Legal Guide

6 Different Types of Lawyers For Small Businesses

As a small business owner, you are likely to find yourself facing various legal obligations. You can perform some of these yourself, such as downloading contract templates from the internet when hiring. A big part of your small business' legal obligation will be very complicated for you to attempt without a lawyer, for example, defending the business against tax allegations in court or during mergers and acquisitions by or of other businesses. Therefore, hiring lawyers specializing in business law is recommended for any serious business owner.

The good news is that you do not have to keep an army of lawyers on retainers to feel reassured about your business' legal requirements. There are various kinds of lawyers that your small business can engage with on an as-needed basis. Depending on the specific kind of small business you run, most or a few of these categories of lawyers could prove necessary for your small business. 

Contract Lawyers

The quality of contracts your small business executes will largely determine your rights, duties, privileges, and remedies available to you in the various transactions undertaken in the course of business. Downloading templates of employment, procurement, or sub-contractor contracts off of the internet is an easy way to open your business up to lawsuits. The language in contracts often flies over the heads of non-specialists; using boilerplate contracts may end up costing you more than hiring a contract lawyer would have.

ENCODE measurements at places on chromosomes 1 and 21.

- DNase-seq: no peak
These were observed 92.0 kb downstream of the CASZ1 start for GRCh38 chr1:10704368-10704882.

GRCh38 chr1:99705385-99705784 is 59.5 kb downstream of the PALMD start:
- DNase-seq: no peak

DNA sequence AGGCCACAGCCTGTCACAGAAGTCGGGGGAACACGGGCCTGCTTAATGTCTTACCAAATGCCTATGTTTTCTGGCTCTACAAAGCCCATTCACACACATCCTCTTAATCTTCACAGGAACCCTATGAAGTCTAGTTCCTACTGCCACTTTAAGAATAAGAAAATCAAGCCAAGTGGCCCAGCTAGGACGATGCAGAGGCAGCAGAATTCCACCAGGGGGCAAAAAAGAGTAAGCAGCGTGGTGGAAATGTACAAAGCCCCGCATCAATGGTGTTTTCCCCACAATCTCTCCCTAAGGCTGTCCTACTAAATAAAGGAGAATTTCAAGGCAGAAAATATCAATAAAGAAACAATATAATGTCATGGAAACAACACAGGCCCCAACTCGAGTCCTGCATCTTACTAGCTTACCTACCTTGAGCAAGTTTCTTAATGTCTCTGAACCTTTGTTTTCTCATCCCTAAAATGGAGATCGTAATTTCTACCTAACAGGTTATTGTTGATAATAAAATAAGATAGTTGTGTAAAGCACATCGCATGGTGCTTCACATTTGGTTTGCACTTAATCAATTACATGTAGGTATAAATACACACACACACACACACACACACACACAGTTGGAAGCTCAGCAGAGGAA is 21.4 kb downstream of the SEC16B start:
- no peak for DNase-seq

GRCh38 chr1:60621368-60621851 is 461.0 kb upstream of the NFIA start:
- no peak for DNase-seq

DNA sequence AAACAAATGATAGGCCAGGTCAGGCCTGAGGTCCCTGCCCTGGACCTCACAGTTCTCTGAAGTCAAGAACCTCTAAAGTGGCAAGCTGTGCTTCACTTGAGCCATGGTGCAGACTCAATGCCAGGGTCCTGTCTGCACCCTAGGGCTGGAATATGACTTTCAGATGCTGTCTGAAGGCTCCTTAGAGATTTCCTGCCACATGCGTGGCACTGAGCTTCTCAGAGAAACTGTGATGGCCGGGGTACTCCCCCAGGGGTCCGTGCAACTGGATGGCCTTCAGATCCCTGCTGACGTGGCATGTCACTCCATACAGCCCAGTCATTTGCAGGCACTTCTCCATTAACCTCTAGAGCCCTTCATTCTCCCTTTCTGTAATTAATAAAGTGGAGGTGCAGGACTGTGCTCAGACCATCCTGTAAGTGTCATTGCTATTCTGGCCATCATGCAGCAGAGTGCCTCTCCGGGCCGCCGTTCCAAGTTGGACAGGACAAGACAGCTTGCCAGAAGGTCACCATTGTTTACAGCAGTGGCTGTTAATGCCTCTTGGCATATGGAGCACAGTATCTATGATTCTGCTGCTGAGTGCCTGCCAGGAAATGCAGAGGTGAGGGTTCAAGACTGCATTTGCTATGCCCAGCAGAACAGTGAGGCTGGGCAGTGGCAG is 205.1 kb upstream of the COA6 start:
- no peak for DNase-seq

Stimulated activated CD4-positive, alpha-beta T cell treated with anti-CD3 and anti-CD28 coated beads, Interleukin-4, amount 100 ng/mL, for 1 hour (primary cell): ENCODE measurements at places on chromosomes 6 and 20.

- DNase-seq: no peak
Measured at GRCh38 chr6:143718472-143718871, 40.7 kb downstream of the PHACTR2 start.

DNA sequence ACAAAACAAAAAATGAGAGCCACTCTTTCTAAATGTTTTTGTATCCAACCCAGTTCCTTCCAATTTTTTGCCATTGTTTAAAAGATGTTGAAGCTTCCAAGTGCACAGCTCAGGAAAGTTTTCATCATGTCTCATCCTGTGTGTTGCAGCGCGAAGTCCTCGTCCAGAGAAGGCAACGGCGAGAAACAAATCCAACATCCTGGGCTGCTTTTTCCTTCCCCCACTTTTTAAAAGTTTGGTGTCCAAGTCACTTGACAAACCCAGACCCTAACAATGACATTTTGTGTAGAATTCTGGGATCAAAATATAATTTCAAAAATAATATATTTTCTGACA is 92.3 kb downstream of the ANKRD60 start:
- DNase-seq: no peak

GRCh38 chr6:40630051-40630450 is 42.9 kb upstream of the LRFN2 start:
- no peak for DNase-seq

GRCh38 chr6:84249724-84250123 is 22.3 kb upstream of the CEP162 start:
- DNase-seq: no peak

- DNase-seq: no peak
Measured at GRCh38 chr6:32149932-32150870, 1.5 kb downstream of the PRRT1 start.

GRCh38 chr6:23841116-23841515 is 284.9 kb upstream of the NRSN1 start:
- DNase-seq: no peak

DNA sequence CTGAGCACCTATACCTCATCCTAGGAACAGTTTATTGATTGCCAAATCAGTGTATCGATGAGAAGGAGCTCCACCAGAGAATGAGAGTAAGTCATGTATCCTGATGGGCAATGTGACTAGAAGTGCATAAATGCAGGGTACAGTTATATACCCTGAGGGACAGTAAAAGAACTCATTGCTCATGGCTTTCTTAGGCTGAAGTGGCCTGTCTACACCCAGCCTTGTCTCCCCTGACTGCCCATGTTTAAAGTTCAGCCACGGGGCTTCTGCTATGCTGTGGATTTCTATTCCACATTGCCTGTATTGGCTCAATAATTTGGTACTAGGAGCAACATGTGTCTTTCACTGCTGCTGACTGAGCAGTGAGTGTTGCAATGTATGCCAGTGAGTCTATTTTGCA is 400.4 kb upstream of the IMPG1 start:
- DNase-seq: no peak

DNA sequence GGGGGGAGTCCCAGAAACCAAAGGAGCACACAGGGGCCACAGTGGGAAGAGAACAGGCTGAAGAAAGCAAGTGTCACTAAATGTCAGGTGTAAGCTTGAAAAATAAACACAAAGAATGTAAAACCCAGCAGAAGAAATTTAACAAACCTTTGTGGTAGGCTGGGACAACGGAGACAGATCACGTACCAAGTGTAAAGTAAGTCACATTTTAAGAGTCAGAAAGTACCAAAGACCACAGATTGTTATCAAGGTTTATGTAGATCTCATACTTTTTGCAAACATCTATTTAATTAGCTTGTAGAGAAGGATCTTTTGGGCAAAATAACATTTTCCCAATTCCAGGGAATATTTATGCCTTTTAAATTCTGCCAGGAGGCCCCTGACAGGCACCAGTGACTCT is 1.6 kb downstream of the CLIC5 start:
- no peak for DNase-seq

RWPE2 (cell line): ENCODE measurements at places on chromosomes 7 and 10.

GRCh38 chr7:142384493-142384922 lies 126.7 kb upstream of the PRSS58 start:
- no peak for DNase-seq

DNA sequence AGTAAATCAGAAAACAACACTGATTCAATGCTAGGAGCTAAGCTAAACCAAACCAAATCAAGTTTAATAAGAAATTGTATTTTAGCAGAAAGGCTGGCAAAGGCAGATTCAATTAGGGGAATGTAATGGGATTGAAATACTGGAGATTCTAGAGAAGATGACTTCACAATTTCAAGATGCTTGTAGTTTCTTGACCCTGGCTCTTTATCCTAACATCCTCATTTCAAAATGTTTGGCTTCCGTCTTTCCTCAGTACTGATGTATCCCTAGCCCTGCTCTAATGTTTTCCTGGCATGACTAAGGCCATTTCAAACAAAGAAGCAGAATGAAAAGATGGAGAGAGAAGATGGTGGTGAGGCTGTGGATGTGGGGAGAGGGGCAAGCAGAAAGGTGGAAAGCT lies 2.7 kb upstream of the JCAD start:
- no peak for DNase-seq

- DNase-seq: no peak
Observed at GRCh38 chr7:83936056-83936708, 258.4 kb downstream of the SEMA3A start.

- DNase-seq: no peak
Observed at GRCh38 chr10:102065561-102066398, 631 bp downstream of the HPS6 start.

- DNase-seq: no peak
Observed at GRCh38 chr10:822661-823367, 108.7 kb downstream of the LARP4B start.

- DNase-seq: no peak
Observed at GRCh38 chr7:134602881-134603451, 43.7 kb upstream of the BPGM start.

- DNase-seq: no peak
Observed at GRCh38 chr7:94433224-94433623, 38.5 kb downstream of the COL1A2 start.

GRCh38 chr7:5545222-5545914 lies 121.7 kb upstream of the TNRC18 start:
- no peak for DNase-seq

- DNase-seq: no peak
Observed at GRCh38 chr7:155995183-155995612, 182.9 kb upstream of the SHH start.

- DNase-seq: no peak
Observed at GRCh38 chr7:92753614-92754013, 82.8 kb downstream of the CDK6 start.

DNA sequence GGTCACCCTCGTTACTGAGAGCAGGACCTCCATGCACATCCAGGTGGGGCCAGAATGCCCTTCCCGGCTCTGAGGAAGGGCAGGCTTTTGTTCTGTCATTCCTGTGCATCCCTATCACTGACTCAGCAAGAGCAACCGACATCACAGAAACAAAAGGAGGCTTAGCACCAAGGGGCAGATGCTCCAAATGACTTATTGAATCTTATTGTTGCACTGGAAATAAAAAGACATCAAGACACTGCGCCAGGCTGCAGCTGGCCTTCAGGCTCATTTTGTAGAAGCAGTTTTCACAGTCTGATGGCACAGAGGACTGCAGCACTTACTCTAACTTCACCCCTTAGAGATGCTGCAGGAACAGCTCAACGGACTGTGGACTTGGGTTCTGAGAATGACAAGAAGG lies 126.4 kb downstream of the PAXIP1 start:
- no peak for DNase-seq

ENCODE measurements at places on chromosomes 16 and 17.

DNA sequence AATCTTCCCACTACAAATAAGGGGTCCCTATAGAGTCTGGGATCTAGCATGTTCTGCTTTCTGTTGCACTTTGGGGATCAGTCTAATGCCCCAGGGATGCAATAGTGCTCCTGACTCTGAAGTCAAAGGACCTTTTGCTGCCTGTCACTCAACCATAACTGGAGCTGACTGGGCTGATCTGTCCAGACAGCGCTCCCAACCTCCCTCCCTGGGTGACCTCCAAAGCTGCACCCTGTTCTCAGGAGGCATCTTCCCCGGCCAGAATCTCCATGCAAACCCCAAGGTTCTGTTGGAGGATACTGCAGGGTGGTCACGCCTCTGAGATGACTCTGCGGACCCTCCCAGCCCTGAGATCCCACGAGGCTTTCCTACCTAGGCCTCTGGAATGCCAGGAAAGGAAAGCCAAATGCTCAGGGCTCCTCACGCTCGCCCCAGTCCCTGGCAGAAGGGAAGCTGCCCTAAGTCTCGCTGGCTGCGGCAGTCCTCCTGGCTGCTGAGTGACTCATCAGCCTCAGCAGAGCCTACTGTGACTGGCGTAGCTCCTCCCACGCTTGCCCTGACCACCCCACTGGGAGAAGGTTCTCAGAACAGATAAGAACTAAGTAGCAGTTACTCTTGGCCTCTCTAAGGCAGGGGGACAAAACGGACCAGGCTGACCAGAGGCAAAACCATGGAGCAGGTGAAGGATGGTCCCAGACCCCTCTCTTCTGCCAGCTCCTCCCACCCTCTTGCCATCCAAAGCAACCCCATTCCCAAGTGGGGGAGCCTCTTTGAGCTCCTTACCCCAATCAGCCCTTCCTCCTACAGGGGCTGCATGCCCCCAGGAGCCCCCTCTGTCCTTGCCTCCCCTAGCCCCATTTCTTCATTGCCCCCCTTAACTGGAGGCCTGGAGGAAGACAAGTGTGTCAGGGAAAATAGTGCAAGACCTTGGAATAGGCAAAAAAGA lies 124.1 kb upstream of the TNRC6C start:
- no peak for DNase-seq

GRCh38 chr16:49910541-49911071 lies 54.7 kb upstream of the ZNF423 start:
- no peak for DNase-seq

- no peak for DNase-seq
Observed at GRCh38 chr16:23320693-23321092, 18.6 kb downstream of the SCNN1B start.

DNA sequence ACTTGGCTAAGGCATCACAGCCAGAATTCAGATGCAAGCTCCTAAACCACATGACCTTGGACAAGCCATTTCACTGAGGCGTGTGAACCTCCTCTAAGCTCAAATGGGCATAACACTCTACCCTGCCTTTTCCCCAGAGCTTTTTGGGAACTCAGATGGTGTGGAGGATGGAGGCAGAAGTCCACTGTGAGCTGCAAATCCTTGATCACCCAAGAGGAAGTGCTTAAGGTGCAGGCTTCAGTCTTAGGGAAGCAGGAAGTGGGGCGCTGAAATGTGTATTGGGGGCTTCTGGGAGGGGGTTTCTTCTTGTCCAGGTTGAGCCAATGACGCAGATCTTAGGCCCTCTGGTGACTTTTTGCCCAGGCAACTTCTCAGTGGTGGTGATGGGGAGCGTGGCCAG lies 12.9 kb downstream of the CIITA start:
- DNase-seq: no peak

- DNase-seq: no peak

Contracts should be tailored to suit your unique needs. A contract lawyer will draw up employment contracts and manuals that shield you from the common employer-employee disputes at the workplace. A contract lawyer can also draw up a procurement contract that will guarantee discipline and reliability from your vendors by instituting penalties for late delivery, non-delivery, or delivery of substandard/damaged goods. 

Your small business will undoubtedly benefit from engaging a contract lawyer to review the current contract in force or draw up new ones that better suit your small business needs. Hiring a contract lawyer is a beneficial one-off expense because they are paid to draw and execute the binding legal contracts and do not require to be kept on retainer after that. 

General Business Lawyers

A general business lawyer is a jack-of-all-trades when it comes to the interests of your small business. Such a lawyer will be able to offer advice on varying legal matters. Business owners often assume that specific components of their business are legal when this may not be the case. A general business lawyer can dive deep into the various legal aspects of your business and give you a thorough report. The report would feature loopholes and possible challenges in employment, procurement, environmental, and tax practices. 

General business lawyers are best suited to small businesses that operate on a simple template and are not highly specialized, for example, general stores, automobile repair services, etc. Specialized business fields like restaurants, schools, and hospitals have additional intricate legal requirements that a general business lawyer may not adequately address. If your business deals in specialized circumstances, you are best served by a specialized lawyer.